As a clinic, The LodeStone Center endorses and follows the guidelines set forth by the American Psychological Association to expand psychology’s role in advancing health and in decreasing health disparities for the LGBT community.
Lesbian, gay, bisexual, transgender, and questioning populations experience unique health disparities. Rather than lumping all of the need of these individuals into one umbrella term, it is important to recognize that each category represents its own distinct populations with unique concerns. Also, within these categories are sub-populations that form based on race, ethnicity, age, socioeconomic status, etc. The goal at The LodeStone Center is to respect each individual’s specific and unique needs as they seek care from our clinic.
WHAT ARE SOME REASONS THE LGBT COMMUNITY MAY SEEK MENTAL HEALTH SERVICES?
Mental health is a crucial component to overall health and wellness. Each person experiences emotional ups and downs throughout life. For the LGBT community, there is often an added layer of challenge due to prejudice, stigma, or biases. There can be stressors about an individual coming out regarding sexual orientation or gender identity.
According to the National Alliance for Mental Illness (NAMI), the LGBT community is three times more likely to experience mental health concerns such as Major Depression or Generalized Anxiety Disorder. NAMI goes on to report that there are higher rates of behavioral issues in the LGBT community (20-30%) when compared to the general population (9%). Similarly reported, the LGBT community is at higher risk for suicide due to lack of support from peers, harassment, and mental health conditions.
More information from NAMI can be found at:
TIPS FOR TALKING WITH YOUR PROVIDER:
- Ask your provider if they are comfortable working with the LGBT community.
- If you are comfortable, communicate your sexual orientation, gender identity, and/or questions about your orientation or gender to your provider.
- Be honest about anxiety, depression, suicidal ideation, and behavioral issues. Your provider is there to support you on your journey to wellness and health. They are there to help and not to judge.
- Ask your provider for needed referrals or for help finding a support group. Even if your provider does not have that information their self, often times they are connected to other providers who do have access to needed information.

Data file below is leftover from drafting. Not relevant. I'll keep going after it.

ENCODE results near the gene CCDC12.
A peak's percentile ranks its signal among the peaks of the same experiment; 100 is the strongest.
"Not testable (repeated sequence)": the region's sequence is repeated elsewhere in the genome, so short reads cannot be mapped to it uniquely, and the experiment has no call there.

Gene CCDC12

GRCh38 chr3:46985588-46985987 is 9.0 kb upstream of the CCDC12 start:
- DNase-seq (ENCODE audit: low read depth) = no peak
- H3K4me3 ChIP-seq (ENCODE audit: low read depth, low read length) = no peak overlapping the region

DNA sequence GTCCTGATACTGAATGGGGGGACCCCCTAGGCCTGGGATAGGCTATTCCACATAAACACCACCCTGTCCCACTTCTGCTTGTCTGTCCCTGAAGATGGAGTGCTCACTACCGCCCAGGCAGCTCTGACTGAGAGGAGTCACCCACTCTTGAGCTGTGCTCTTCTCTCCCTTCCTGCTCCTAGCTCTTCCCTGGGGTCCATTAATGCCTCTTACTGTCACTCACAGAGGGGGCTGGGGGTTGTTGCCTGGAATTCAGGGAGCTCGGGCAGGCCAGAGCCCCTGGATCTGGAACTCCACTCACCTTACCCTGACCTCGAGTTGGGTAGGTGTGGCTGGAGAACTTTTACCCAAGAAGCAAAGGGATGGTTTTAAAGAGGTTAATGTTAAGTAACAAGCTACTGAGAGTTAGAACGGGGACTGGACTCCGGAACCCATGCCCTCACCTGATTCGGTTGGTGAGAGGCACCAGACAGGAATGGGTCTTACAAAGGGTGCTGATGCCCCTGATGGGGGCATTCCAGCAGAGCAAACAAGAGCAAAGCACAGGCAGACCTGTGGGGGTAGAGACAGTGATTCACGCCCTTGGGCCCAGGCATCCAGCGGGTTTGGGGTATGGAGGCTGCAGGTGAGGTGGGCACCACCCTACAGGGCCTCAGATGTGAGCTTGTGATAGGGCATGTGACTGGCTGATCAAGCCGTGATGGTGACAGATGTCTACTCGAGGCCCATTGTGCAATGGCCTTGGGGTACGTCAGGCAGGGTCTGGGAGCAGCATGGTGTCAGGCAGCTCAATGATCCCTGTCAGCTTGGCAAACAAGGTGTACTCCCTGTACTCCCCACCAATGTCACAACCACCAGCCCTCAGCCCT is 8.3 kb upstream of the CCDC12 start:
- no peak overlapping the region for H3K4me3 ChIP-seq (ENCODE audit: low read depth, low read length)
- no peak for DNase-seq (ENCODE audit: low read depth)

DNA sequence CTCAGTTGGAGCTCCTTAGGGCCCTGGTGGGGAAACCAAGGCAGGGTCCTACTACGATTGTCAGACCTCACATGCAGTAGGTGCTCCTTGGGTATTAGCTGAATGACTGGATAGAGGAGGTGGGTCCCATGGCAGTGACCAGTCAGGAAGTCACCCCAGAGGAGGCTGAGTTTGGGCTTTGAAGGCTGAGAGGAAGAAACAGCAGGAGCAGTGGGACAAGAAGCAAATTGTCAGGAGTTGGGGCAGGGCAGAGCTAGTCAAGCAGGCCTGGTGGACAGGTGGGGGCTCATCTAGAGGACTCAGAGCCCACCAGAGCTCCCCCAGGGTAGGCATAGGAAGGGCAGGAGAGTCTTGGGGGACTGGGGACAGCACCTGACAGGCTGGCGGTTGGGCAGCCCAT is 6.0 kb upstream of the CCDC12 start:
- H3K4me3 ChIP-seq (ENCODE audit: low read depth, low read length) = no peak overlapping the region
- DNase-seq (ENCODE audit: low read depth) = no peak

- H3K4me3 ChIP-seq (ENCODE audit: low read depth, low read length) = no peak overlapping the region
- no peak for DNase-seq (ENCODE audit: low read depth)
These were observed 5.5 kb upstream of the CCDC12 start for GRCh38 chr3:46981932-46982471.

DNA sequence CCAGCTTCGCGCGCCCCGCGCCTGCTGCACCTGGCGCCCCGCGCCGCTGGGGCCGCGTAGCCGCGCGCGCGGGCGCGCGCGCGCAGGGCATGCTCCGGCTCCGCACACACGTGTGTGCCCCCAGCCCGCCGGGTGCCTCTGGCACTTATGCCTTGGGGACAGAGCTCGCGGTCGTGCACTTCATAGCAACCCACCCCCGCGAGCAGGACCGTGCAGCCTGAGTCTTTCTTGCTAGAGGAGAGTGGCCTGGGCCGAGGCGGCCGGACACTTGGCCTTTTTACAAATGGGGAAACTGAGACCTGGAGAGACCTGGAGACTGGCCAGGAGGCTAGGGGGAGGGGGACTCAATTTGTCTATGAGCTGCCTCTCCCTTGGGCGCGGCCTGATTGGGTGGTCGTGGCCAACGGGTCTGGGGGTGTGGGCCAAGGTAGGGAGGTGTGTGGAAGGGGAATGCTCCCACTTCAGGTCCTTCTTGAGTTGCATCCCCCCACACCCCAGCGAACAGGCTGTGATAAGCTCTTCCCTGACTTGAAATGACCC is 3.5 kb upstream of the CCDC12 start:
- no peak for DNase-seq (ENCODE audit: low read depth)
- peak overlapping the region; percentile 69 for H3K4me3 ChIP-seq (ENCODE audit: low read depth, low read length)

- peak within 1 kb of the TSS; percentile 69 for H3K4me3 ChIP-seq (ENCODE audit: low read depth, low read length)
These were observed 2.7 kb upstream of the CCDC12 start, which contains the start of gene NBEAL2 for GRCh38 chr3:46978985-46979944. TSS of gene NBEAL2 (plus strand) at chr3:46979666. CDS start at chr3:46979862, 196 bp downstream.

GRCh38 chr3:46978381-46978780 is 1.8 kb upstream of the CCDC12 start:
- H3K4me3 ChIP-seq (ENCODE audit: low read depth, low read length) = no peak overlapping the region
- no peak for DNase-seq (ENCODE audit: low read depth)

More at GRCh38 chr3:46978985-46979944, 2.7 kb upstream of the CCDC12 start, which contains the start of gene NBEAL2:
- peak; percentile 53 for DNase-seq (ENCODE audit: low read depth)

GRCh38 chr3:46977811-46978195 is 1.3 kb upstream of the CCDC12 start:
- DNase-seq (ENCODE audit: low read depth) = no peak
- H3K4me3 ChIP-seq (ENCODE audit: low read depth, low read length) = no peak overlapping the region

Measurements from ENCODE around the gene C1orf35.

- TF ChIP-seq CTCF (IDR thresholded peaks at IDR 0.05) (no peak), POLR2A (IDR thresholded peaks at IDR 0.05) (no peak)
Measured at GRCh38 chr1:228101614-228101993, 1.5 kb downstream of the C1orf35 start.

Here in McHenry county, there is a local chapter of the national group PFLAG. Their website states that , “PFLAG (Parents, families and Friends of Lesbians and Gays) celebrates diversity and envisions a society that embraces everyone, including those of diverse sexual orientations and gender identities.”
Parents of Transgender McHenry
Meets the FIRST Monday at 7:00 pm
Tree of Life Unitarian Church
5603 W Bull Valley Rd
McHenry, IL 60050
Also at this location:
Meetings the SECOND Tuesday at 7:00 pm
We are fortunate to have a resource like Howard Brown within driving distance of McHenry County. Their website states that, “Howard Brown Health was founded in 1974 and is now one of the nation’s largest lesbian, gay, bisexual, and transgender (LGBTQ) organizations. With an annual budget of over $22 million, the agency serves more than 18,000 adults and youth each year in its diverse health and social service delivery system focused around seven major programmatic divisions: primary medical care, behavioral health, research, HIV/STI prevention, youth services, elder services, and community initiatives. Howard Brown serves men and women, infants, youth, and children through a multi-site operation based in Chicago.”
Written By: Michelle Bidwell, Psy.D.
Edited By: Lindsey Traudt, LCPC